Looking for Salvation at the Dairy Queen

Susan Gregg Gilmore, author of Looking for Salvation at the Dairy Queen, shared her writing and publishing experience with local writers gathered at Barnes & Noble Wednesday night. I’d just finished her novel about Catherine Grace, whose only objective was to turn 18 and leave the small town of Ringgold, Georgia, where her daddy was a preacher and her mama had drowned years earlier. “Every Saturday afternoon, she sits at the Dairy Queen, eating Dilly Bars and plotting her getaway to Atlanta.”

The book is written much like a memoir, which was good for me, as that’s what I’m working on in my personal writing. One of the book’s layers deals with small town/small church people and issues, which was also good for me, as that brings reminiscences of my novel in progress…before I set it aside briefly to write creative nonfiction. Church members are good folks, but they tend to be gossipy and judgmental. And preachers are just regular people and face the same problems and struggles as those on the church rolls, and sometimes they are wrong in their actions and choices.

And then there’s Gloria Jean. You’ll have to read the book to get the full picture of this wonderfully complex character. “One Fourth of July, she stuck real-live lightning bugs inside her hair and then covered it all with netting. Her head glowed like some kind of fancy firecracker till all the lightning bugs choked on her hairspray and died. She paid [sister] Martha Ann and me fifty cents apiece to pick all those poor little bugs from her hair. Nope, nothing about Gloria Jean was ever simple or plain.” Now, is that memorable, or what?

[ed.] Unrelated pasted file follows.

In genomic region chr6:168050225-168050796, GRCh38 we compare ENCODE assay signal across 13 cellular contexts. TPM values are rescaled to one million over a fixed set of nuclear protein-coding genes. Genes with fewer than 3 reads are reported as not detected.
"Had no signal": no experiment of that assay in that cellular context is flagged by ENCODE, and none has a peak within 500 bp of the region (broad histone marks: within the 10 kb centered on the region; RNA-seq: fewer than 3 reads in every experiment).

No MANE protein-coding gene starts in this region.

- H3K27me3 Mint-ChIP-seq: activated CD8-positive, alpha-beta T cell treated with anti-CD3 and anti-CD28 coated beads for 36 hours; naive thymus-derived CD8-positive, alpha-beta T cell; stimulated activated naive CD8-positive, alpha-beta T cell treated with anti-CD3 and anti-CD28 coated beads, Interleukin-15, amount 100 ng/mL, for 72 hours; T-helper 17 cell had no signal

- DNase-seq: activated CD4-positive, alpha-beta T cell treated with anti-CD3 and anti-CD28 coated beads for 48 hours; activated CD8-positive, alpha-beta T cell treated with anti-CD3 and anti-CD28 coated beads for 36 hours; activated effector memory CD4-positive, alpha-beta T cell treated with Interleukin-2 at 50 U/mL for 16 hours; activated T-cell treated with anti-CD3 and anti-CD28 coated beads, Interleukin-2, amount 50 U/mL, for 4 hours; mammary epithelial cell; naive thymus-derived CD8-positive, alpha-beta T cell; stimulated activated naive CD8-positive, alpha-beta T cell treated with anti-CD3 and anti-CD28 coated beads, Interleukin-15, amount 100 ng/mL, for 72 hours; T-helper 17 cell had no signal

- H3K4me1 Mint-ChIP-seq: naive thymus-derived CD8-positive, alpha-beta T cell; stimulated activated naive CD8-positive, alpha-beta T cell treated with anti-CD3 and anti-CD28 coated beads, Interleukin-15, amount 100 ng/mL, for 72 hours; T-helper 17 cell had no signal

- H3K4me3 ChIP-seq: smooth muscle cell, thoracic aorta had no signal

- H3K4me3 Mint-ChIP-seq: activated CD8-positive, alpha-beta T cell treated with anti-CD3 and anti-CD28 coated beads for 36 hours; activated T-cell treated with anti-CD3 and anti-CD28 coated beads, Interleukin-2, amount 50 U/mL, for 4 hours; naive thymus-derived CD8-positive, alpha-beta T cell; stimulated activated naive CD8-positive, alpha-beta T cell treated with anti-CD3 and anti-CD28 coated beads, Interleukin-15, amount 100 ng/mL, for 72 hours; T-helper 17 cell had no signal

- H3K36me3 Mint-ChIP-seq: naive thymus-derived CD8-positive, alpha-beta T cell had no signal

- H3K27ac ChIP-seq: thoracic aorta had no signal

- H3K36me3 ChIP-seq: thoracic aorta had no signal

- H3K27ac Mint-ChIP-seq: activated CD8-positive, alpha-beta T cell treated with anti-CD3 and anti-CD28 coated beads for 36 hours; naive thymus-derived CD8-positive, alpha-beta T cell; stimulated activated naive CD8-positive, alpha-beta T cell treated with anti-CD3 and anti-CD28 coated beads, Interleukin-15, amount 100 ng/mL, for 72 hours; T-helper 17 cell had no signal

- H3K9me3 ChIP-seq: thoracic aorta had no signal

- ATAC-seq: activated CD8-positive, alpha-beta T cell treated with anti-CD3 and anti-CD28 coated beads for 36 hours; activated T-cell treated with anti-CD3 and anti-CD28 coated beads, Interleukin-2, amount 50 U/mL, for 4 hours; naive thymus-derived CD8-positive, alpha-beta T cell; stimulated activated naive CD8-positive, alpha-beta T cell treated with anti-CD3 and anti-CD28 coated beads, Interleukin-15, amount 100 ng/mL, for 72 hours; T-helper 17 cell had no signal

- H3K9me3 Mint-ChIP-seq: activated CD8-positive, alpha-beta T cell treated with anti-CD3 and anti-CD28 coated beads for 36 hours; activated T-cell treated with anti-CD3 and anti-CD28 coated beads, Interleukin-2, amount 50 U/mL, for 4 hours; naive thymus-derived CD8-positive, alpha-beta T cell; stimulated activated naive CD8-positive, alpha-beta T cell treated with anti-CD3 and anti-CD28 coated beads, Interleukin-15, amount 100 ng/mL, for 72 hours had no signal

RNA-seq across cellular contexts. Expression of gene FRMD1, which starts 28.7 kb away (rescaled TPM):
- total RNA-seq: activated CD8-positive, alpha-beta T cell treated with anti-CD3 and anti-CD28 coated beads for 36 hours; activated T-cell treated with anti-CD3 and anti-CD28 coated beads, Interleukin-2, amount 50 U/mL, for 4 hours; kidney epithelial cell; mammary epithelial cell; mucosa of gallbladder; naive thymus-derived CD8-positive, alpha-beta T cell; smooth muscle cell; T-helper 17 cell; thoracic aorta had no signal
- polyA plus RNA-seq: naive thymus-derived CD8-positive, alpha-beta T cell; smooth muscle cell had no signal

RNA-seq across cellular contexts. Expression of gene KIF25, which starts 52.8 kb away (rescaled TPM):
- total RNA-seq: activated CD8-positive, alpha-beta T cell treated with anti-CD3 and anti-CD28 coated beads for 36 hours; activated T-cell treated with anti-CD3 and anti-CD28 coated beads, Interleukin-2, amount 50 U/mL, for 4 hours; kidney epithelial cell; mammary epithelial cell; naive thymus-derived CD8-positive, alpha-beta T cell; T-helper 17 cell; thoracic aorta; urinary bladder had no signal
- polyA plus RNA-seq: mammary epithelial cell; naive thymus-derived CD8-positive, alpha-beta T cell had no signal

As Lee Smith — who happened to be Susan’s seventh grade English teacher — says in her cover rave: “This is an unusually engaging novel by a very fine writer who knows exactly what she’s doing.”

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6 Comments on “Looking for Salvation at the Dairy Queen”

  1. Julie says:

    What a great blog! I know Susan is going to love this when she reads it! You’re a terrific writer (I can tell from your blog!).

  2. sarahemc2 says:

    I’m definately adding this to my reading my list, thanks for the tip Kathy! I love the big characters in Southern literature, and the way that crazy and charming are often indistinguishable. Thanks for going on our behalf and filling us in, since it was too far to drive for either Sherry or me!

  3. kathyrhodes says:

    Thank you, Julie! And you are welcome, Sarah in WV and Sherry in CO, both a little too far away to drive to Tennessee to hear any author, no matter how notable.

  4. sarahemc2 says:

    I don’t know… if you wrote a month in advance and said that Annie Dillard or Ann Patchett was going to be there, I might make the drive!

  5. Kathy,

    Thank you so much for blogging about my book and my visit to Barnes & Noble. It’s meeting such wonderful writers like yourself that really is the best part of publishing your work.

    Warmest Regards,

    Susan

  6. kathyrhodes says:

    You’re welcome, Susan. And best wishes with the second novel!


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